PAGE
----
A CAT has been left severely injured after getting caught in an illegal trap.

The tabby and white cat was found on Monday (August 19) with a gin trap clamped around her front left leg.

She was found by a member of the public who contacted Langport Vets after she was discovered trying to get through a fence trailing the trap.

Sadly the cat - who remains at the vets pending x-rays and further treatment after having had the trap removed - is not microchipped so it has not been possible to find her owner.

RSPCA Inspector John Pollock is investigating after the cat was found close to Tesco store in Langport.

He is now appealing to anyone who recognises the cat, or has information about this trap and where the trap was set, to get in touch by calling the RSPCA inspectorate appeal line in complete confidence on 0300 123 8018.

He said: “It’s shocking to think that this poor cat had been left to suffer with this awful metal trap hanging from her leg. Given the size and power of it, it’s lucky the illegal trap did not do more damage to her. The trap was oiled and well maintained so we suspect it had been set intentionally to catch an animal.

“Sadly we’ve been unable to track down her owner and desperately hope someone will recognise her and we’ll be able to reunite them.

“We would also ask local people in the area to be vigilant and to keep an eye out for these traps. Not only is it illegal to set a gin trap, it is also illegal to cause an animal to suffer as a result. We have seen domestic animals fall victim to these traps many times.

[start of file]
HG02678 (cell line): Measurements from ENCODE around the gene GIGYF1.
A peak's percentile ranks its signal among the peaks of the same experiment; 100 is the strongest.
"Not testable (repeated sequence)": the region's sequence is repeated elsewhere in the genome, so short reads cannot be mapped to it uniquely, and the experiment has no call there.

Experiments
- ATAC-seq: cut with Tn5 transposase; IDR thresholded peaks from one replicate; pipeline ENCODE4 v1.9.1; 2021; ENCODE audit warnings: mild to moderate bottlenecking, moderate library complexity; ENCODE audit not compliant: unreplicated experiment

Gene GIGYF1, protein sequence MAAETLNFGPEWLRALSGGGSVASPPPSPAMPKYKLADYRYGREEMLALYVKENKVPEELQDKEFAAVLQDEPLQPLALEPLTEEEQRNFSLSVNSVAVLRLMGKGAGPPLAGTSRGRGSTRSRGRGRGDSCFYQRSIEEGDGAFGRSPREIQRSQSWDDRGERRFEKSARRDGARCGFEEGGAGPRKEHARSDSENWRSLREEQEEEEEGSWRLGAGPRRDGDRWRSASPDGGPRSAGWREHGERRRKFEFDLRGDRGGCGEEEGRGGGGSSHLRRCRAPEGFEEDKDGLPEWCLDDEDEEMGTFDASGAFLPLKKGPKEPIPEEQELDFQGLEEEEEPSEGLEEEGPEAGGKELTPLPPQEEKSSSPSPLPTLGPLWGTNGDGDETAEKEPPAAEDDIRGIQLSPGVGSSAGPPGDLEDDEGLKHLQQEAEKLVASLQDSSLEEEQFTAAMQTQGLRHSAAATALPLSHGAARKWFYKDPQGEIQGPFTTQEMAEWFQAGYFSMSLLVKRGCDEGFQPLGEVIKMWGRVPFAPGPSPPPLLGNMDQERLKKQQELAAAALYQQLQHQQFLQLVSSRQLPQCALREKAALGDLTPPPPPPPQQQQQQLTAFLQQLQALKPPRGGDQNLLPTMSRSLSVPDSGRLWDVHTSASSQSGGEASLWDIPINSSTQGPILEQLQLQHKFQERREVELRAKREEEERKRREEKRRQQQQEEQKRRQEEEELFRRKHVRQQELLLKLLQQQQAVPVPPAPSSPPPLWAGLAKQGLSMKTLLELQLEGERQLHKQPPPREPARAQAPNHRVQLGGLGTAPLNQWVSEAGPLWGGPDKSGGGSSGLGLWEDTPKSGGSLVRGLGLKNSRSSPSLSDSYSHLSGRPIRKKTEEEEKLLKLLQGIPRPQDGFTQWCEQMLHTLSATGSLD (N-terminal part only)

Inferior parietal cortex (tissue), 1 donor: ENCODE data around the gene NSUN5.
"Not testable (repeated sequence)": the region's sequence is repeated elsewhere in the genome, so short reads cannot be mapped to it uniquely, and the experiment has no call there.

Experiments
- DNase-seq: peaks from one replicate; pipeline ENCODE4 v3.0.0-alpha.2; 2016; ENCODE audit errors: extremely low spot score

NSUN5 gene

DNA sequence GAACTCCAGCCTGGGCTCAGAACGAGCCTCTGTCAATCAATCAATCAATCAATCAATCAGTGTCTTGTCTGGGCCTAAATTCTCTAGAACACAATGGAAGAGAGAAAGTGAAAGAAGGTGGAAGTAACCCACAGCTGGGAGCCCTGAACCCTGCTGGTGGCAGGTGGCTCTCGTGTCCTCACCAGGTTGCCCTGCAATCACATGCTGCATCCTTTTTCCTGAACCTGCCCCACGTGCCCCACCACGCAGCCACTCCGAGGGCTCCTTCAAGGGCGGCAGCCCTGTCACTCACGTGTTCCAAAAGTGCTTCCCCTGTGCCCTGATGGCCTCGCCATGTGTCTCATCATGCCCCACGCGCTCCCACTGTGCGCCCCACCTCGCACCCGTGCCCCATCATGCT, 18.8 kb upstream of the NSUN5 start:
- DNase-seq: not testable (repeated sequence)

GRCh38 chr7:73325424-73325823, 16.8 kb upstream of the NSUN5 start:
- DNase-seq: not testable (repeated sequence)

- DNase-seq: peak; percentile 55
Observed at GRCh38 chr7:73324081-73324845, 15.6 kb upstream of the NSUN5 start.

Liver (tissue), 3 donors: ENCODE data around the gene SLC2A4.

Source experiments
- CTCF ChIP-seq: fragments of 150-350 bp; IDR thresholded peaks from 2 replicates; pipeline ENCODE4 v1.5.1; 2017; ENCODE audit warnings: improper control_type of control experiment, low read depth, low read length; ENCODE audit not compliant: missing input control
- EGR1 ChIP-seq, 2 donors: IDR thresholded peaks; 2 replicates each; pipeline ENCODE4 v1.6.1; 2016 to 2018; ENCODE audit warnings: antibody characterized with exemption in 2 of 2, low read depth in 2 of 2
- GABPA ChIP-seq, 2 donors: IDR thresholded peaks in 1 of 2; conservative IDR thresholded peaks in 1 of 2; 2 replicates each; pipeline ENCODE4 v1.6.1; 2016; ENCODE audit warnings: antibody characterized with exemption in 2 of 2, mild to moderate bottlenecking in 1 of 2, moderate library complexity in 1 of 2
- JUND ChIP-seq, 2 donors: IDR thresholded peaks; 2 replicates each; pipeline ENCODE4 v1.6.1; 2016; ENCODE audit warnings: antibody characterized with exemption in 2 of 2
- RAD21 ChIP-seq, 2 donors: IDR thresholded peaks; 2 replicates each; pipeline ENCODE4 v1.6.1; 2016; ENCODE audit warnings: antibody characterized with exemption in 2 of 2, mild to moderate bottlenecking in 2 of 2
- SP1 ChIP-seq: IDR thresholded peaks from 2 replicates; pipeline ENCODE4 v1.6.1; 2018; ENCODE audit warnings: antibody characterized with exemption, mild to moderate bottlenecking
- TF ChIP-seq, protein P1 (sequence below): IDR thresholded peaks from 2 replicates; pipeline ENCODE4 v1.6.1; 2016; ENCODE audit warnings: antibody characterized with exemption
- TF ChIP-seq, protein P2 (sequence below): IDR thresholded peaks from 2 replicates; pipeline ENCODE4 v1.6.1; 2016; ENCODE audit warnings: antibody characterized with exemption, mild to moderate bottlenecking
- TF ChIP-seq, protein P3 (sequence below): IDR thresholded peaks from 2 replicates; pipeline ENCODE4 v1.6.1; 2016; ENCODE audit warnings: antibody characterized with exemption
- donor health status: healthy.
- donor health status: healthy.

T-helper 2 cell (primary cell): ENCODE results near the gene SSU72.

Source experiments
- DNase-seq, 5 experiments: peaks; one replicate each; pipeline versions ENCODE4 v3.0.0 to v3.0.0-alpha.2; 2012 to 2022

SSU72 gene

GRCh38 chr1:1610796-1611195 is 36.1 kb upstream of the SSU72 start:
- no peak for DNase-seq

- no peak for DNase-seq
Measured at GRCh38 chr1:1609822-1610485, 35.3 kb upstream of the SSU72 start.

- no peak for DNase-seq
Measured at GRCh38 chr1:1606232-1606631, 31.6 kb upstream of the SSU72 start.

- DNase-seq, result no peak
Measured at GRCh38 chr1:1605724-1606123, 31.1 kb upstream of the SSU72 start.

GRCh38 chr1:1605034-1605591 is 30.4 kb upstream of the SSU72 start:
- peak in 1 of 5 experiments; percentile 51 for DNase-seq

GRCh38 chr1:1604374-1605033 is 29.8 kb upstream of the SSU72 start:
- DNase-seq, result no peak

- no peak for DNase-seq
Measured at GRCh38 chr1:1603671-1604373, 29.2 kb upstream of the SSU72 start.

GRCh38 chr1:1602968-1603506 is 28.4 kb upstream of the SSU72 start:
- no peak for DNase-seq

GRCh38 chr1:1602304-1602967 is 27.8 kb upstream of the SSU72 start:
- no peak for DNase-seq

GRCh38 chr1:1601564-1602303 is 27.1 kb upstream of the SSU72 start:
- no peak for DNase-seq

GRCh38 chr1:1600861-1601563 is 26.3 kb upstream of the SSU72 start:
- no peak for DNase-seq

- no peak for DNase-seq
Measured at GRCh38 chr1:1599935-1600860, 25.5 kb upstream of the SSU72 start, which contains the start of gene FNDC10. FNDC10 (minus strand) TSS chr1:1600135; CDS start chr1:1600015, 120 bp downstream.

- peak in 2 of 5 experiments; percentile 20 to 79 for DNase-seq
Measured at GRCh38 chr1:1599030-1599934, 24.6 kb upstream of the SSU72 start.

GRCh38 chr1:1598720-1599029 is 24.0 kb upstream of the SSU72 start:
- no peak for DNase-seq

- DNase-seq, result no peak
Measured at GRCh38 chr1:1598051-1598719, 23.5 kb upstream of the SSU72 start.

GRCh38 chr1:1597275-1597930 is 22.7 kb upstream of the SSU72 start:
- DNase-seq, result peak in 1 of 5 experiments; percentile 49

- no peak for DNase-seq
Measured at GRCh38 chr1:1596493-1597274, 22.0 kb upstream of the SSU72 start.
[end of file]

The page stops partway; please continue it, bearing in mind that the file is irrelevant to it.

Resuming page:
“Gin traps are mechanical devices designed to catch an animal by its leg, using spring-operated jaws with teeth or serrated edge. Although owning or selling a gin trap is not an offence, the use of gin traps has been outlawed in the UK since 1958, as well as the use of a legal spring trap that has been modified by having teeth cut into the jaws or fencing staples welded onto them. Despite this, some are still being illegally used to catch animals such as rabbits and foxes.
“Gin traps are indiscriminate. The victims can be wildlife, or family pets but whichever the animal, these traps cause a great deal of suffering and we are extremely concerned about their use.

“The RSPCA is opposed to the manufacture, sale and use of all snares and traps which cause suffering. Animals trapped like this will struggle when caught and may succeed in pulling the trap from its anchor only to die later from their injuries."